Communications and Media: Databases and journal articles

Key databases

Library databases enable you to search for  journal articles, and in some cases conference papers, book chapters, reports, dissertations and many other types of information.

Databases collect together articles in subject areas, allowing you to limit your searching to databases that are relevant to your area of research.

The Library 'Search' allows you to find some articles, but many key journals for communications are not available in Library 'Search', so it is important to use Library databases. 

Tip: In many cases you can link to the full text of articles in these databases by clicking the check for full text option.


Most of the articles in the China Academic Journals(CAJ) database are available as PDFs, but a small minority of articles cant be read or downloaded using PDF. Instead, they require the CAJViewer. Each article gives two download options, CAJdownload and PDF. You will see the link to CAJdownload on the left of the PDF link. 

Information about downloading articles from CAJ

The CAJViewer is not automatically loaded on to Monash computers. However, Monash staff can ask e-solutions to download the software on to your Monash computer. Or you can download the software yourself (free) on to your home computer or laptop. The CAJviewer 7.2 software is available for download from the CNKI home page under the Service tab.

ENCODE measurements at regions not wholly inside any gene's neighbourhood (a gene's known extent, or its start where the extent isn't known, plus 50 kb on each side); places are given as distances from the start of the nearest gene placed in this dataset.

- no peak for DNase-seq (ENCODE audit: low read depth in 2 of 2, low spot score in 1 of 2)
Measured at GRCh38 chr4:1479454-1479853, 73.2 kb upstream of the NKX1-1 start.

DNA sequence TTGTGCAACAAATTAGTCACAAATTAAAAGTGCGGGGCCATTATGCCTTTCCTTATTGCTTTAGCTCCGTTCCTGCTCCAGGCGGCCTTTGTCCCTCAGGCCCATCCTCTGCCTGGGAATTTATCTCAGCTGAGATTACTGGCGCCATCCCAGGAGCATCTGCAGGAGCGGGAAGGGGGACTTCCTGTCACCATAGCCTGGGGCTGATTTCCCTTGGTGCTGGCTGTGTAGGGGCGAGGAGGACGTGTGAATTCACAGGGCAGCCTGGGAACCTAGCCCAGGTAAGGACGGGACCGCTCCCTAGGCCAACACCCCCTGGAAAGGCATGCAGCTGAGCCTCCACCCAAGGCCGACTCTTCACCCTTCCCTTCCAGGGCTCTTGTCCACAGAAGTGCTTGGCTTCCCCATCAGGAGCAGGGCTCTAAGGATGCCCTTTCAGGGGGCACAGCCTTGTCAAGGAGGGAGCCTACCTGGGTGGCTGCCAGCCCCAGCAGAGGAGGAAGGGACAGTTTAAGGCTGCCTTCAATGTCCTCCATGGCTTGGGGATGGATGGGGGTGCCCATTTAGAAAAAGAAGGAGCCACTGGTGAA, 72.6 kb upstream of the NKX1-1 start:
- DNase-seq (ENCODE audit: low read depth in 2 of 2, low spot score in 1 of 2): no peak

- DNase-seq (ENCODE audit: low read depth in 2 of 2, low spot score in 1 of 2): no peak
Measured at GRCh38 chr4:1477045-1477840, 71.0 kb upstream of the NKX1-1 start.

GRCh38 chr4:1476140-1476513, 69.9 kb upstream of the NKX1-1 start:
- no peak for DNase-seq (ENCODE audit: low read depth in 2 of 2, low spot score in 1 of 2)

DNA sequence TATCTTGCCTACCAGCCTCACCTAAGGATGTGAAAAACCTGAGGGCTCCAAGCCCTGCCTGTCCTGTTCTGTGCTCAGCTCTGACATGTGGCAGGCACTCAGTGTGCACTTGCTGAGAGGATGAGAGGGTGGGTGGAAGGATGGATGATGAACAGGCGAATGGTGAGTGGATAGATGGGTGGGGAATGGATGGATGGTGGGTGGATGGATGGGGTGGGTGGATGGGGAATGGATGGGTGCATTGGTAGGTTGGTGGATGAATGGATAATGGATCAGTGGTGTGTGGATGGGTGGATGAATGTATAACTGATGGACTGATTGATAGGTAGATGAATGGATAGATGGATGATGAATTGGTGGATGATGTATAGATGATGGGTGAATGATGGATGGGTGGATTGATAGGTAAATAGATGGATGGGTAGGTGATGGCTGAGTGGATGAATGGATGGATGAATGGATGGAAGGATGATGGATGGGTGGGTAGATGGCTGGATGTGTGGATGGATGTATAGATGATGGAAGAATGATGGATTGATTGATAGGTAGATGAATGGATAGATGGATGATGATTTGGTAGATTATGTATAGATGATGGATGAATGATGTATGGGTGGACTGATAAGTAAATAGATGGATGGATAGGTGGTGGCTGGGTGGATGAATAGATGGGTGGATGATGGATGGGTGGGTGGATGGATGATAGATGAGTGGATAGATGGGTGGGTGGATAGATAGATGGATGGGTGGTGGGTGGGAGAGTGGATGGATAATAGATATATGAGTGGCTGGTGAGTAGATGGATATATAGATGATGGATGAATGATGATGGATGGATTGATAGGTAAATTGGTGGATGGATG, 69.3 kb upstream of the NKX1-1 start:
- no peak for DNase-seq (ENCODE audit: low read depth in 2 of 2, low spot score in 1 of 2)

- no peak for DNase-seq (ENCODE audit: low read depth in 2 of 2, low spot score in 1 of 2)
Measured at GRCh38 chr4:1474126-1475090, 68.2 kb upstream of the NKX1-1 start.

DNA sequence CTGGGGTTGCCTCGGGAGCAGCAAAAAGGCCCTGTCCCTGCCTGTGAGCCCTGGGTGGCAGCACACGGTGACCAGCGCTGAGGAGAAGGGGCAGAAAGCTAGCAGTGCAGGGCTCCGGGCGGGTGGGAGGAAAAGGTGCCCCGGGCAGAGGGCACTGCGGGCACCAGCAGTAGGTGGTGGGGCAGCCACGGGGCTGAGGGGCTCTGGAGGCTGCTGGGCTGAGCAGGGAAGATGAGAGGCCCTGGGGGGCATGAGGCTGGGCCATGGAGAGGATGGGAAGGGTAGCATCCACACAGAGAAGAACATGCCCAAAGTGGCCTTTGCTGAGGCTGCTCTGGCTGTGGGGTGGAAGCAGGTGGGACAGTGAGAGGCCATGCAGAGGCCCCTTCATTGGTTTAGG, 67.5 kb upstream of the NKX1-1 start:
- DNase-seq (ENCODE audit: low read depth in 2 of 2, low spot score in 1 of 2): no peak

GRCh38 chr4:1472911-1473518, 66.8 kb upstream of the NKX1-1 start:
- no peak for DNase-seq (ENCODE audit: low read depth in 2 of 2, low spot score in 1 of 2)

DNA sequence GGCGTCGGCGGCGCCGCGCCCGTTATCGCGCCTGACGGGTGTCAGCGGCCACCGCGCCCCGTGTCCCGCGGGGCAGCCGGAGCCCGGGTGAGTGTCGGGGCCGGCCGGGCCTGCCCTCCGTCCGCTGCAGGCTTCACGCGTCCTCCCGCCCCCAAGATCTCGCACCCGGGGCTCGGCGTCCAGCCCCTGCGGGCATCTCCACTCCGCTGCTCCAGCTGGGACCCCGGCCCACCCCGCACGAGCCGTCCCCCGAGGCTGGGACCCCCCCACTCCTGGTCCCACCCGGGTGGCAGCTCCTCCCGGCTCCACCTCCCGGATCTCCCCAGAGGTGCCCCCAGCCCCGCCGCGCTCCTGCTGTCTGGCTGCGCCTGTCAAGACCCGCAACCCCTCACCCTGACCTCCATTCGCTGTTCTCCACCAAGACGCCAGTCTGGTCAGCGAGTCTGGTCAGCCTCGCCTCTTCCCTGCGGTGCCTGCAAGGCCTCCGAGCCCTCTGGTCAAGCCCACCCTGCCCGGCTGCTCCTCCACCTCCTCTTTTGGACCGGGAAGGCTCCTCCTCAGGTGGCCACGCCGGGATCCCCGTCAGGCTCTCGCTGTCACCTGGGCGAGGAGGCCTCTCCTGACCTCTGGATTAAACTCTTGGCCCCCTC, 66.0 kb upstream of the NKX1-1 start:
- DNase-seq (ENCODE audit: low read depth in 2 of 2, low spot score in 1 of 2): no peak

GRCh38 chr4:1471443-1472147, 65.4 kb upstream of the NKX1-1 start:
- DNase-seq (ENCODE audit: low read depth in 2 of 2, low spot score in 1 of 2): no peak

Plan and execute an effective search using the following six steps. This example uses one of  the key database for Communications - Communication & Mass Media Complete

  1. What is the topic?
    Example: What impact does media ownership have on society?
  2. What are the key concepts?
    impact media ownership society
  3. Are there other ways to express these key concepts, in order to widen the search? 
    some general examples:
    • synonyms  eg. monopoly, concentration, power, control
    • plural / singular eg. monopoly, monopolies
    • spelling variations eg. globalisation, globalization
  4. For each key concept, join its keywords with OR
    • monopoly or concentration or power or control
    • media or radio or television or newspapers
    • society or social impact
  5. Link each key concept set with AND, to obtain records which contain at least one of the terms from each concept set: 
    (monopoly or concentration or power or control)  and  (media or radio or television or newspapers)  and  (society or social impact)

    While the effect of OR is to widen the search, AND narrows or focuses the search. You may see them referred to as Boolean operators in search guides.

    This is how the example search is entered in the Communication & Mass Media Complete search engine:

    search in database

  6. Evaluate the records retrieved, and modify the search accordingly
    From the results list view the records which seem to be the most relevant.

    Look for terms within the results, especially Subject terms, which you can use to refine the initial search.

    Subject terms collectively describe the main themes of the article. The same subject terms will also appear in the records for other articles in the database which substantially cover those themes.

    Searching on subject terms can therefore be an effective way of focusing the search on the most relevant articles. They may also suggest terminology or aspects of the topic that you had not considered.